There are very few words that grab me like "veteran". It's such a short word, but in today's world it means so much and identifies a person in just seven letters. Yesterday I attended a local job fair that I thought was only for veterans. However, I learned that it was not specifically for vets, but was sponsored and coordinated by a local veterans support organization. The job fair was a huge letdown for me, but I had an ulterior motive and that was to support a local veteran appreciation event that takes place each year in my county.
After speaking and giving my presentation to promote the event, I stayed around to answer any questions from the group. And sure enough, a few people stayed behind to talk to me. One father asked if his teenage daughter, who is considering enlisting in the military after high school, could contact me ("Of course!" was my reply), another lady introduced herself as a family friend and young man , who looked like an ex-Marine, asked if he could take a pamphlet. But of all those who stopped to chat, a very elderly man walked by and our conversation went like this:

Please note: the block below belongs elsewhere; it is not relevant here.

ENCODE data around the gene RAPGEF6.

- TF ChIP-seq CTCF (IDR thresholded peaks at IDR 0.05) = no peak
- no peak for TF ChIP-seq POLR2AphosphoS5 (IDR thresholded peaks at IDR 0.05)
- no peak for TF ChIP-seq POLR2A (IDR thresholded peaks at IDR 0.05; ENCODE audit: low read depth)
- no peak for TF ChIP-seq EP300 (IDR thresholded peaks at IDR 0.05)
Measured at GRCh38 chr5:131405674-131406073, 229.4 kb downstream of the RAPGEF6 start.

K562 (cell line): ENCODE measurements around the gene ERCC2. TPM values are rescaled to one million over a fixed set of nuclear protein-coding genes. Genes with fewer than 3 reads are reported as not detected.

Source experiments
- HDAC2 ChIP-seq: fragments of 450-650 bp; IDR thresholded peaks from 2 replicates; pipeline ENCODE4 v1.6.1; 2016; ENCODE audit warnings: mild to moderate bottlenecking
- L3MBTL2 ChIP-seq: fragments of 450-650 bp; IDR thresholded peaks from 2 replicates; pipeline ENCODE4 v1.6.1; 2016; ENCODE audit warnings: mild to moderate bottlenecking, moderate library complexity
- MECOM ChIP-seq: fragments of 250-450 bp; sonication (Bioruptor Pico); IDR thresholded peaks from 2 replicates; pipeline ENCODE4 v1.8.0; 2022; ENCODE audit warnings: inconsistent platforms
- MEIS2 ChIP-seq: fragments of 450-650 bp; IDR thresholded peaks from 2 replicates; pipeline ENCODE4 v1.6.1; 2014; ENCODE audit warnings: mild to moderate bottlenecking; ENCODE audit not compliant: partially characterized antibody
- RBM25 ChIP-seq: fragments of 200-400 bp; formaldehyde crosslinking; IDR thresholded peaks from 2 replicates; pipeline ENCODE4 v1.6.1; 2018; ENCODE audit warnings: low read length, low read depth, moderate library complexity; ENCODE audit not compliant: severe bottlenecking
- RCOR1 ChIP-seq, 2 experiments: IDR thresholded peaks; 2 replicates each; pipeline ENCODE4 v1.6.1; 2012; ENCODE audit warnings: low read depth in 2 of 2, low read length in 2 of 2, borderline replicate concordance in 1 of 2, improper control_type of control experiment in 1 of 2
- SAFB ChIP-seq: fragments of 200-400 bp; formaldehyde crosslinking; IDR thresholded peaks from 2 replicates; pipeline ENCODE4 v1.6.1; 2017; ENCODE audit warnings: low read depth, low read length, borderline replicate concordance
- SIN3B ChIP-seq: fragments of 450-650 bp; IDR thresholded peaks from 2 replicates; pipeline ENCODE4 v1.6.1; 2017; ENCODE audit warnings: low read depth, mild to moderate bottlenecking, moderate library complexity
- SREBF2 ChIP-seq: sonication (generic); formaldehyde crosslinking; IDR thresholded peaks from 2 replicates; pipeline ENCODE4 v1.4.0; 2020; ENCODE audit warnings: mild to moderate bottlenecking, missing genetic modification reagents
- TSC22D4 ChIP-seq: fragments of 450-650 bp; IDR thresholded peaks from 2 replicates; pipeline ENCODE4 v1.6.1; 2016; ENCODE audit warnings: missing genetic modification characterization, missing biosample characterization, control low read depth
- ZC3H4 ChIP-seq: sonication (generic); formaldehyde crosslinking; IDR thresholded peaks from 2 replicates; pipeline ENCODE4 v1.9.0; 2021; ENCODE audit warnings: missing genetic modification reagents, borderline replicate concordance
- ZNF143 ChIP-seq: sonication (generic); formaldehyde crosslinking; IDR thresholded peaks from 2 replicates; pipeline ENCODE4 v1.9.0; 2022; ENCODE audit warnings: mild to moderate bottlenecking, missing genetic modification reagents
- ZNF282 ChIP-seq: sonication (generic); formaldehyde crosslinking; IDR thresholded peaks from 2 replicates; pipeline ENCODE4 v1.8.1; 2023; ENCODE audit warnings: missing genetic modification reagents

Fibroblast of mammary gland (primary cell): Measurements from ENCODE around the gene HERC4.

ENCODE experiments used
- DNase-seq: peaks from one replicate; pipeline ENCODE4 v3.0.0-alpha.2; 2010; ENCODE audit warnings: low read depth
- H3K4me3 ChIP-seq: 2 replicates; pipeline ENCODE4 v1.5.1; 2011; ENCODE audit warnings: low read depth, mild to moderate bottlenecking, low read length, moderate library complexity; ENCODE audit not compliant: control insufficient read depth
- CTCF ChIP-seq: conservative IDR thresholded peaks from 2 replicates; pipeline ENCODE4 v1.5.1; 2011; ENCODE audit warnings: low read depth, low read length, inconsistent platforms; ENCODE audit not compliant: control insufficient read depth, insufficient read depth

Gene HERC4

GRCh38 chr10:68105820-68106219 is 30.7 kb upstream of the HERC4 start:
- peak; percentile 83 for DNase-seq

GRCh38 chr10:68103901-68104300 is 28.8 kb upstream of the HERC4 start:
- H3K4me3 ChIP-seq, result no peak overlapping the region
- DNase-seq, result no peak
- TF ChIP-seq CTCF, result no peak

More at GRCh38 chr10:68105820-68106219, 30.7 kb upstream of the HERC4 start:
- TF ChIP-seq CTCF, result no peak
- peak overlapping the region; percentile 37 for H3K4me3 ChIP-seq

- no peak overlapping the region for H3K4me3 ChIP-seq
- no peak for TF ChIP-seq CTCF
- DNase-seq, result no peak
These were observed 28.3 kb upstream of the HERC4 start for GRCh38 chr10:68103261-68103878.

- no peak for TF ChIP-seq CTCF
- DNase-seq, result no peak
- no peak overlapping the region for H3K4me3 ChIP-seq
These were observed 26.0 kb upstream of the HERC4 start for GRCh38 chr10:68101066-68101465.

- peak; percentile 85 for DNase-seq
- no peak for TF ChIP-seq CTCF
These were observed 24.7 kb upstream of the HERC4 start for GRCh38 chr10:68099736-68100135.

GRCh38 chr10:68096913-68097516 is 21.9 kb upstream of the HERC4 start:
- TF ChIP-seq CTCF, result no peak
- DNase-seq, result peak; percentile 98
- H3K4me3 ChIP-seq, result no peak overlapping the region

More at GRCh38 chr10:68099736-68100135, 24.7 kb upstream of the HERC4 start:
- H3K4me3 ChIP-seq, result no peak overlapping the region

"Excuse me miss, but I just have to ask...are YOU a veteran?!" he asked, surprise in his voice.
"Yes, sir," I replied. "I served in the Navy for four years."
"I'm a sailor too!" he said, laughing. "I served on PT boats during WWII!"
I took his hand, shook it firmly and said, "Thank you for your service to our country, sir."
At that point another look of astonishment crossed his face and he said, "In my entire life only six people have shaken my hand and thanked me for their service." And that's where the amazed look washed over my face.